Exhibit: Avro Vulcan for MSCFS2
OK, enough for the visual inspection - how does it fly?
For Engine Start I referred to the readme.txt - this being the only technical documentation with the product and this led to a familiar complaint of mine.
It's all very well to write a casual, conversational, checklist for a pilot who already knows his GPU from his franistazzit, let alone his Vulcanised franistazzit, but I really feel what's needed is a step by step list, in fact an idiot proof list of operations. (Somewhat like a real pilot checklist?)
I was however quite determined to start the plane manually - it all adds to the atmosphere, so I persisted. After faffing about for half an hour and trying every conceivable combination of switches I had worked out that Battery ON powered the system because every time I flicked it up the voltmeter rose to 17 volts (I am easily amused).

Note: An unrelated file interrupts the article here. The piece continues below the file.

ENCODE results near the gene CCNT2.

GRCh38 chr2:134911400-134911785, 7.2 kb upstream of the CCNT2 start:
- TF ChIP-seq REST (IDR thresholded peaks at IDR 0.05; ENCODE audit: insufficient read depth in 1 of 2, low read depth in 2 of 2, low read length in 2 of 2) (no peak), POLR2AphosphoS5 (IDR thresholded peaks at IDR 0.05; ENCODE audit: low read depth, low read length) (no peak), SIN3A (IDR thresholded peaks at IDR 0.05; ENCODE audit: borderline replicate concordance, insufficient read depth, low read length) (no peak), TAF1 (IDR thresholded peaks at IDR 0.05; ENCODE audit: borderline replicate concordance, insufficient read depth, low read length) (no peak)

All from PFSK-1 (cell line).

Eventually giving up I exited and restarted the flight. This time the Vulcan started at a few thousand feet above the field and only quick application of "Slew mode" saved me from Vulcan pancake.
Happily esconced on the runway I opened the engine panel and tried again. Hallelujah! This time the panel started to light up as I flicked the fuel pump and generator switches... perhaps I had a flat battery last time?
Undercarriage and wheels are nicely detailed and the turbine inlets spin, although there are no exhaust effects (in Microsoft Combat Flight Sim 2.)
Landing was fairly uneventful with the general drill being gear down, airbrakes extended, land at 140 knots and the brake parachute deploys automatically.
There are about a dozen variants of the Vulcan - although to all but the cognescenti there are effectively two variations - one in green / grey camo and one in off-white.
So what's there to do in Microsoft Combat Flight Sim 2?
The answer, is sadly, for a Vulcan.... not much. Take off, climb very fast, turn around, land if you can find the base again. Take off, turn around, land.
Read on: Conclusions